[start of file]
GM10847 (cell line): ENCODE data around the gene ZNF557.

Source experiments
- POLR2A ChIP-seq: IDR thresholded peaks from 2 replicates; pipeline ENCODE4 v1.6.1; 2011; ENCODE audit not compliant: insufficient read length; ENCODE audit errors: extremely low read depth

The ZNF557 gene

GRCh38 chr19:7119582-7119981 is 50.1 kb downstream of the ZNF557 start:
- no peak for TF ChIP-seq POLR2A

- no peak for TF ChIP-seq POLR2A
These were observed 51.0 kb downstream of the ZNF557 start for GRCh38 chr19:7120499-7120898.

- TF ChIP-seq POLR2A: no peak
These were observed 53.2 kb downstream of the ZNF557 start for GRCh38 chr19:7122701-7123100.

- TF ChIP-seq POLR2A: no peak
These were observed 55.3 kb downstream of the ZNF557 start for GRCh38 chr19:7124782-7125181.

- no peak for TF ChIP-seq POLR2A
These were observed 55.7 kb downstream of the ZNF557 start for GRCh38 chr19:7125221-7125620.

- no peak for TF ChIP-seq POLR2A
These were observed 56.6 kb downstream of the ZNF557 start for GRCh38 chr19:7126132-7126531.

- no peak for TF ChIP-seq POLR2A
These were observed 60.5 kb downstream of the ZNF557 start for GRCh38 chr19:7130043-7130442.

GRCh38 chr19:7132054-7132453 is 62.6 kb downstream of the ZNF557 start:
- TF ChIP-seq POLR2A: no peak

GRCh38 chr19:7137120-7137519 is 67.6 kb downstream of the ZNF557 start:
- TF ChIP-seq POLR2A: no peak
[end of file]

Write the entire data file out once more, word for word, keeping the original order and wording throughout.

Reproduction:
GM10847 (cell line): ENCODE data around the gene ZNF557.

Source experiments
- POLR2A ChIP-seq: IDR thresholded peaks from 2 replicates; pipeline ENCODE4 v1.6.1; 2011; ENCODE audit not compliant: insufficient read length; ENCODE audit errors: extremely low read depth

The ZNF557 gene

GRCh38 chr19:7119582-7119981 is 50.1 kb downstream of the ZNF557 start:
- no peak for TF ChIP-seq POLR2A

- no peak for TF ChIP-seq POLR2A
These were observed 51.0 kb downstream of the ZNF557 start for GRCh38 chr19:7120499-7120898.

- TF ChIP-seq POLR2A: no peak
These were observed 53.2 kb downstream of the ZNF557 start for GRCh38 chr19:7122701-7123100.

- TF ChIP-seq POLR2A: no peak
These were observed 55.3 kb downstream of the ZNF557 start for GRCh38 chr19:7124782-7125181.

- no peak for TF ChIP-seq POLR2A
These were observed 55.7 kb downstream of the ZNF557 start for GRCh38 chr19:7125221-7125620.

- no peak for TF ChIP-seq POLR2A
These were observed 56.6 kb downstream of the ZNF557 start for GRCh38 chr19:7126132-7126531.

- no peak for TF ChIP-seq POLR2A
These were observed 60.5 kb downstream of the ZNF557 start for GRCh38 chr19:7130043-7130442.

GRCh38 chr19:7132054-7132453 is 62.6 kb downstream of the ZNF557 start:
- TF ChIP-seq POLR2A: no peak

GRCh38 chr19:7137120-7137519 is 67.6 kb downstream of the ZNF557 start:
- TF ChIP-seq POLR2A: no peak